Enset foods are very rich in carbohydrates and fibres. The quality of enset products depends on the age, type of clone, and method of processing [50]. The best quality Kocho is white in color and less fibrous produced when Bulla is not extracted [48]. Corms with few fibres are especially valued as they produce high quality Kocho. The lowest grade Kocho is darker and more fibrous and is an end product obtained after Bulla extraction [48]. Despite this perception, enset fibre has a very important dietary value. Fibres are the portions of plant foods that are resistant to digestion by the human digestive enzyme. Individuals with high intakes of dietary fibre appear to be at significantly lower risk for developing coronary heart disease, stroke, hypertension, diabetes, obesity, and certain gastrointestinal diseases such as gastroesophageal reflux disease, duodenal ulcer, diverticulitis, constipation, and hemorrhoids [51].

Several findings have suggested the potential protective role of dietary fibre to rectal and colon cancer [52, 53]. This happens through increase in fecal bulking and viscosity which subsequently reduce the contact time of carcinogens within the intestinal lumen, production of anticarcinogen short chain fatty acids, and increase bile acid deconjugation that further facilitates binding to carcinogens [52, 54]. Moreover, dietary fibres regulate many of the risk factors such as hypercholesterolemia, hypertension, obesity, and type II diabetes for coronary heart diseases. Dietary fibres prevent hypercholesterolemia by promoting the expression of major enzymes of β-oxidation and de novo lipogenesis and control the expression of some enzymes that minimizes cholesterol synthesis and augments excretion of cholesterol in bile [52, 55]. They also avert hypertension and obesity by slowing down carbohydrate absorption in the gut via increased viscosity [52].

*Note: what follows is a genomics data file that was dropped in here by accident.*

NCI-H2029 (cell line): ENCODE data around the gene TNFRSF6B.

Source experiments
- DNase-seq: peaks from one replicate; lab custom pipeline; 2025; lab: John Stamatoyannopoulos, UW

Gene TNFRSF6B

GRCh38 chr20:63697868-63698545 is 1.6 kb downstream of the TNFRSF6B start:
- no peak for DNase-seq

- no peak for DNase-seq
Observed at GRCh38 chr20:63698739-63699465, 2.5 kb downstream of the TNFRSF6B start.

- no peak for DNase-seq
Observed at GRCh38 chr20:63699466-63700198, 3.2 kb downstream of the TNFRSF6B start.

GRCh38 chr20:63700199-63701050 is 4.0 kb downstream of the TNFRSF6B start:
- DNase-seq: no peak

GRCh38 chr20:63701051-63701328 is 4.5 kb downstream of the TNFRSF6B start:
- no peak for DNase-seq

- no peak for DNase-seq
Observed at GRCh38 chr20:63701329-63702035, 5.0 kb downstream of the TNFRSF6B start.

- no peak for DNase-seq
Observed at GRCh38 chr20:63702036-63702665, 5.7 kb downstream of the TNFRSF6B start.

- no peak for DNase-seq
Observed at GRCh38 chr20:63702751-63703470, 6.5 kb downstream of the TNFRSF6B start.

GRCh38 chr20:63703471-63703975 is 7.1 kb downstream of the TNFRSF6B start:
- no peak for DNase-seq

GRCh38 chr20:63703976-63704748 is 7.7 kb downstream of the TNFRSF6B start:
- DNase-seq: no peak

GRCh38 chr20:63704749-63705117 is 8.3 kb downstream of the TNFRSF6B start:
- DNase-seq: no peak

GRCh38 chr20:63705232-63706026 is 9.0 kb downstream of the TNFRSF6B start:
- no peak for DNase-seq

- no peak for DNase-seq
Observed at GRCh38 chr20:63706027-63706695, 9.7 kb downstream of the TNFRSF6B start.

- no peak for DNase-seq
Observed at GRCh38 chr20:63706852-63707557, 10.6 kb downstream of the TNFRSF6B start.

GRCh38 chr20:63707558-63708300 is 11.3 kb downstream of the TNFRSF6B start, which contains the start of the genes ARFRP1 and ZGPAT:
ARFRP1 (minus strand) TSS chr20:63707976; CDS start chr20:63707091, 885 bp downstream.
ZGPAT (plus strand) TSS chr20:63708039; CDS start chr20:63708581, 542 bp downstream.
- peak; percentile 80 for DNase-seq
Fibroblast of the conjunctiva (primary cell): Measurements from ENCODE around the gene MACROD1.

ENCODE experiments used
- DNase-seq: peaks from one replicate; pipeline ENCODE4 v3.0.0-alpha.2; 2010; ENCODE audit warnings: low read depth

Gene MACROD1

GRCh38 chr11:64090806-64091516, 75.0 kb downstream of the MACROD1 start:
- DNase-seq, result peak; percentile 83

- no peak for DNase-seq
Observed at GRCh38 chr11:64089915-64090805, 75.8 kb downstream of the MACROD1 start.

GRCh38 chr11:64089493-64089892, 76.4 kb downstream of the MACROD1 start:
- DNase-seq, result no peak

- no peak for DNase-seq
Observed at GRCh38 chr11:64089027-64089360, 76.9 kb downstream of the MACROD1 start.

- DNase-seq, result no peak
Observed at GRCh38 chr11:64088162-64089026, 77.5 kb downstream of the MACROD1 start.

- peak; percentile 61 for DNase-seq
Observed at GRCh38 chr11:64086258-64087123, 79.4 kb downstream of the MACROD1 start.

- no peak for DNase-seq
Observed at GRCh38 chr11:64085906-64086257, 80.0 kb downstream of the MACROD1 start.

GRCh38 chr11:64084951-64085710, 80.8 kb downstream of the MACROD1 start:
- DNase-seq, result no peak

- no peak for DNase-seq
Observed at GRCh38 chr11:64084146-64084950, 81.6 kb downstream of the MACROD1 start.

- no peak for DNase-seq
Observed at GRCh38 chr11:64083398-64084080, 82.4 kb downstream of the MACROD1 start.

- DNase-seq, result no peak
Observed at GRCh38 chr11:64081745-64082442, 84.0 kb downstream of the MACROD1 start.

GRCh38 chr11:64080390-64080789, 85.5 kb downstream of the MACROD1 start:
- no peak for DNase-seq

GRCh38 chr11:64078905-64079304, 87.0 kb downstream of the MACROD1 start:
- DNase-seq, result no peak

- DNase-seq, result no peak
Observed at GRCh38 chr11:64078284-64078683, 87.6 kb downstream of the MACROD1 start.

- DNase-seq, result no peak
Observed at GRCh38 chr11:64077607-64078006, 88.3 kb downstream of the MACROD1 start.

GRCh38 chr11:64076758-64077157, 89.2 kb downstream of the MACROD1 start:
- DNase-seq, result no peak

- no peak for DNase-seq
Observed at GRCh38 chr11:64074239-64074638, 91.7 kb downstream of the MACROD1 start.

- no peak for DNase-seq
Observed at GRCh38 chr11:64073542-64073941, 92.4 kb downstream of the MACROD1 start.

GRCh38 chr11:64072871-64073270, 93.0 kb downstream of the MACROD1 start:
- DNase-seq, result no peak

5. Chemical Composition

The nutritive value of enset products is evaluated in terms of their chemical composition. The chemical composition of enset dry matter as a whole plant is 90.87% organic matter and 9.13% ash. The organic matter is again composed of 5.98% crude protein, 0.84% crude fat, 9.48% crude fibre, 74.57% soluble carbohydrates, and 60.62% starch [56]. The various enset parts have different contribution to the total dry weight, the highest being from the pseudostem and the lowest from the leaf lamina [57] (Figure 1). The unprocessed/raw pseudostem and corm are rich in soluble carbohydrates (80%) and starch (65%), but low in protein content (4%). Enset corm is found to possess 17 of the 20 amino acids with similar or higher concentration than potato. Enset leaves have 13% protein, among the highest in Ethiopia, 20% crude fibre, and 10% sugar [56]. Most enset parts are rich sources of minerals such as phosphorus, potassium, calcium, magnesium, iron, and manganese [41, 57, 58].

Enset production practices vary among the different ethnic groups. Maximum fresh weight of Kocho has been obtained in enset plants transplanted twice. Enset plants managed this way produce 54.1 kg/plant and 33 t ha −1 y−1Kocho. This product has much higher edible dry weight and energy yields than any other crop cultivated in Ethiopia [11]. Bulla has higher energy (8.5 MJ/kg) than Kocho (6.5 MJ/kg). Both Kocho and Bulla are rich sources of carbohydrates. Nevertheless, Kocho has lower starch (75 g/100 g) than Bulla (89 g/100 g) on dry matter basis [59, 60]. The average daily intake of enset foods is 0.55 kg providing 68% of the total energy, the highest known, 20% of protein and 28% of iron. Both food products are poor in total fat and protein [59, 60].